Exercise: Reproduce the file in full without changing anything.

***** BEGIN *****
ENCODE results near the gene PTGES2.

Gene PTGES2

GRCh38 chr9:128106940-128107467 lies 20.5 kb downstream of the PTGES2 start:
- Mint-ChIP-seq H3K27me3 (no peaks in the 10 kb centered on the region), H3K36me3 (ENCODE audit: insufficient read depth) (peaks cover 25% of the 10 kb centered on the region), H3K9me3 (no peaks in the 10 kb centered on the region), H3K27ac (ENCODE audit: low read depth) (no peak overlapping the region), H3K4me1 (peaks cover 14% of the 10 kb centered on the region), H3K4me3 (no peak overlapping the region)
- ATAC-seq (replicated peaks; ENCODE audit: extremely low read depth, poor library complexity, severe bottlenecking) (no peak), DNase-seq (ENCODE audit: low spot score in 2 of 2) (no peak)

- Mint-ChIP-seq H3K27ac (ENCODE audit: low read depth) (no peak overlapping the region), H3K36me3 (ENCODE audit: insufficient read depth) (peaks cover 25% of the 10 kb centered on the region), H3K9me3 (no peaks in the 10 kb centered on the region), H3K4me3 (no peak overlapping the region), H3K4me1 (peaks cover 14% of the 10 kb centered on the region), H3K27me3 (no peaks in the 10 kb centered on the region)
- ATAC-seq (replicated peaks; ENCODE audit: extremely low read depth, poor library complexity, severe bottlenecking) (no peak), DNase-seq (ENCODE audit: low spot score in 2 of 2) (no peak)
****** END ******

ENCODE results near the gene PTGES2.

Gene PTGES2

GRCh38 chr9:128106940-128107467 lies 20.5 kb downstream of the PTGES2 start:
- Mint-ChIP-seq H3K27me3 (no peaks in the 10 kb centered on the region), H3K36me3 (ENCODE audit: insufficient read depth) (peaks cover 25% of the 10 kb centered on the region), H3K9me3 (no peaks in the 10 kb centered on the region), H3K27ac (ENCODE audit: low read depth) (no peak overlapping the region), H3K4me1 (peaks cover 14% of the 10 kb centered on the region), H3K4me3 (no peak overlapping the region)
- ATAC-seq (replicated peaks; ENCODE audit: extremely low read depth, poor library complexity, severe bottlenecking) (no peak), DNase-seq (ENCODE audit: low spot score in 2 of 2) (no peak)

- Mint-ChIP-seq H3K27ac (ENCODE audit: low read depth) (no peak overlapping the region), H3K36me3 (ENCODE audit: insufficient read depth) (peaks cover 25% of the 10 kb centered on the region), H3K9me3 (no peaks in the 10 kb centered on the region), H3K4me3 (no peak overlapping the region), H3K4me1 (peaks cover 14% of the 10 kb centered on the region), H3K27me3 (no peaks in the 10 kb centered on the region)
- ATAC-seq (replicated peaks; ENCODE audit: extremely low read depth, poor library complexity, severe bottlenecking) (no peak), DNase-seq (ENCODE audit: low spot score in 2 of 2) (no peak)